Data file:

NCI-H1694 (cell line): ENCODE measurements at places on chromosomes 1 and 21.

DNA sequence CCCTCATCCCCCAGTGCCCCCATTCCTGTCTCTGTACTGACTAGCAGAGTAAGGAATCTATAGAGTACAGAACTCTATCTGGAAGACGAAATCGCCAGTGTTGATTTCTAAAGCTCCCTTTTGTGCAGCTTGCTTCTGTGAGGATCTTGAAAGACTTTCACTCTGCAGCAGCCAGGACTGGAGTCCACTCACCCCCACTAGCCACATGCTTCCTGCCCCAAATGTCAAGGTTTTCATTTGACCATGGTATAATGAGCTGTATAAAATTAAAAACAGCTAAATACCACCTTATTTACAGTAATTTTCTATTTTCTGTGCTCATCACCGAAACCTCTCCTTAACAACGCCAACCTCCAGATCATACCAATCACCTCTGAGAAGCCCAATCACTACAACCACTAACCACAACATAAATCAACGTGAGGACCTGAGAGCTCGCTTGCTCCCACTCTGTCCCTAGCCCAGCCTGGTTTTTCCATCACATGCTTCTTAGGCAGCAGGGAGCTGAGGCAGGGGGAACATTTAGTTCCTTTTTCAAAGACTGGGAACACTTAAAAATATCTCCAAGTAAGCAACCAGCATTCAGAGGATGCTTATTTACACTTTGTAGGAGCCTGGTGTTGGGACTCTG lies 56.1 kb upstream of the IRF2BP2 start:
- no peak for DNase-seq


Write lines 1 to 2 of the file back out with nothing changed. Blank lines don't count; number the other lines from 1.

NCI-H1694 (cell line): ENCODE measurements at places on chromosomes 1 and 21.

DNA sequence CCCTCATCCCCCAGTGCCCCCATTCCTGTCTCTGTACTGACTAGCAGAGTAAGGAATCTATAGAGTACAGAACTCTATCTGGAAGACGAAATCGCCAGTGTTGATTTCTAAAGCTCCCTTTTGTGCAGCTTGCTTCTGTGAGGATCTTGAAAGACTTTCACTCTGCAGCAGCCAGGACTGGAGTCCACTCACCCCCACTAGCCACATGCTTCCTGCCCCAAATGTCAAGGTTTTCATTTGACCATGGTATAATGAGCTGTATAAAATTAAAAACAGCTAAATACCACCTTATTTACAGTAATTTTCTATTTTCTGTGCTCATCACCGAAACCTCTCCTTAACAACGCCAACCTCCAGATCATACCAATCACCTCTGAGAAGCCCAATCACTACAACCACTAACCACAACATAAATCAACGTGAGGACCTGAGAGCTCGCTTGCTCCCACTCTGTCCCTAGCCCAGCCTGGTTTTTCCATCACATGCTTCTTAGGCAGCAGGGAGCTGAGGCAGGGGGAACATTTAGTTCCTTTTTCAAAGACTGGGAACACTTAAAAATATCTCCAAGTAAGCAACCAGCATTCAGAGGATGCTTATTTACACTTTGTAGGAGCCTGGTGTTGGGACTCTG lies 56.1 kb upstream of the IRF2BP2 start: